Guest Post

Guest Post, Jessica Sierk: Giving Students Freedom, Reinvigorating Their Curiosity

I am excited to introduce a guest post by Jessica SierkAssociate Professor of Education and NY6 Academic Leadership Fellow. If you are interested in writing a guest post for the blog, please find more information about CITA’s scholarship of teaching grant here.

In this past year of experimenting with labor-based contract grading, I’ve done a lot of thinking about why I’m so intrigued by this untraditional grading ecology. It dates to thoughts I had when I left K-12 education and went back to grad school in 2012. In my very first class for my PhD program, I wrote about the idea of currere and the beauty of soulful classroom moments. In short, I was grappling with how to get students back to the heart of learning after three years of focusing on preparing them for state tests. This year, on the heels of receiving tenure, I once again reached a moment in my teaching career where I needed to pause and reestablish why I teach. Through a lot of reflection (in part thanks to Erin McCarthy’s coaching), I realized that one of my core values is curiosity. But how was this showing up in my teaching? I’m not sure it was always as apparent to students as I wanted it to be.

I realized that I was always rushing from one topic to the next. I was socialized in my first years as an educator to move at warp speed toward “the goal,” and even though I was now setting the goal, the warp speed pace seemed to always reemerge in my classrooms. I decided to do something risky; I cut the number of readings on my syllabus in half! I narrowed my list of articles down to the core concepts I wanted students to contemplate and made a commitment to help them reengage their curiosity. But I acknowledge that curiosity is something that many of our students have lost. Just as I was socialized as a teacher toward the end goal of a state test, so too have they been socialized as students to only strive for that one right answer. I was going to have to reteach them how to be curious.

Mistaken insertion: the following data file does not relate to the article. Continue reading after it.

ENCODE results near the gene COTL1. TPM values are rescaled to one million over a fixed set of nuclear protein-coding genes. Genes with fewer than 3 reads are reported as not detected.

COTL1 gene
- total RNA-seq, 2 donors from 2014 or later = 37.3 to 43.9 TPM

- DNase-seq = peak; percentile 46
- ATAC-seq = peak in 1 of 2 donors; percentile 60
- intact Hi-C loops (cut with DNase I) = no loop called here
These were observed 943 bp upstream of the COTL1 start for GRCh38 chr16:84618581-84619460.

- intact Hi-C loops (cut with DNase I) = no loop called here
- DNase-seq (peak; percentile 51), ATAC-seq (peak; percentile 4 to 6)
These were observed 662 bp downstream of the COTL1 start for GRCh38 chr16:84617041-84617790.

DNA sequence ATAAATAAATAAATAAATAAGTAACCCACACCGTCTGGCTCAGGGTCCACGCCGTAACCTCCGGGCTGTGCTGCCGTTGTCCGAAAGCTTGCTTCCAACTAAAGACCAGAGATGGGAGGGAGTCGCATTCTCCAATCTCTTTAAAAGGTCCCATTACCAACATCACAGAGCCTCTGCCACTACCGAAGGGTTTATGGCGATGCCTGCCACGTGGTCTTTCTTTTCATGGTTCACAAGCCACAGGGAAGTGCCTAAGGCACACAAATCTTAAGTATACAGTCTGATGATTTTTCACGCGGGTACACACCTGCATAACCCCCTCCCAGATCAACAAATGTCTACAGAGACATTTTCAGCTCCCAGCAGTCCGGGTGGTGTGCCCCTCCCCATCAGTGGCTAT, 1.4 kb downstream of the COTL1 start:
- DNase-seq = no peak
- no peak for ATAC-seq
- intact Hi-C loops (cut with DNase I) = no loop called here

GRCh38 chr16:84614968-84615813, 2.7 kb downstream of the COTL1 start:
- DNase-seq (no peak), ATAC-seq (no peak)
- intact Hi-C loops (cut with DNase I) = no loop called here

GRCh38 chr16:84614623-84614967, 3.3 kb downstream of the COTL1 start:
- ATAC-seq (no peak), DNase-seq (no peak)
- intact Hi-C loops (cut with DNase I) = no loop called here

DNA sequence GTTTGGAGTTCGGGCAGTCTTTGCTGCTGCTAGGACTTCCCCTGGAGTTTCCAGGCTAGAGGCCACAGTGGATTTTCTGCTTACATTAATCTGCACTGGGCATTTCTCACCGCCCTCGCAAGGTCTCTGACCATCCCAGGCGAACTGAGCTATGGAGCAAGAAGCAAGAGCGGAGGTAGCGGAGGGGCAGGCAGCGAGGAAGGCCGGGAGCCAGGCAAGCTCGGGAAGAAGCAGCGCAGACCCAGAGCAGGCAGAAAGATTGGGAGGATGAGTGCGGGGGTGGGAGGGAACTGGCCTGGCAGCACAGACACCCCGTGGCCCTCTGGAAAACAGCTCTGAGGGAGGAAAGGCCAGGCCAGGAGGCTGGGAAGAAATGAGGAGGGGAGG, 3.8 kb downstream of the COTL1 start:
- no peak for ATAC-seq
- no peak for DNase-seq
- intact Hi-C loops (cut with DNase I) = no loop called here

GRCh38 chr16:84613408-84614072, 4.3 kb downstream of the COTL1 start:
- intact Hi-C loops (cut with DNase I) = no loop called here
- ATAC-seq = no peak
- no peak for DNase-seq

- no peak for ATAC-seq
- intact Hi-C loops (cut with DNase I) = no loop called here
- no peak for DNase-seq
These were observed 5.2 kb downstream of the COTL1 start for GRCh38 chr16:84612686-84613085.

Curiosity is evident in childhood. In fact, Harvard Associate Professor of Learning Sciences Elizabeth Bonawitz says that curiosity is innate in all humans. We lose it over time due to the positive reinforcement of getting the “correct answer” and punishment when we go off on tangents. We learn to ask, “Will this be on the test?” and begin to only care about the narrowly prescribed list of facts we need to be able to regurgitate on a bubble sheet. Many schooling environments operantly condition us not to be curious. It stands to reason then, that we can also operantly condition ourselves and our students to be curious once again. But how?

Some people likely got nervous when I suggested cutting the amount of reading in half. Won’t that reduce the course’s rigor? But that was just to make room for student curiosity – because curiosity requires space. So now, let’s talk about how to infuse curiosity into the space created by that risky move. I require students to complete entrance reflections before each class. This ensures that they have sufficiently engaged with the assigned material and are ready for our class discussions. On days where a reading I selected was due, the entrance reflections consisted of three questions: 

  • What intention did you set at the beginning of reading? For example, you may want to extend what you already KNOW about the topic based on your preview of the text. Or, you may want to learn something specific about the topic after you preview the text (50 words).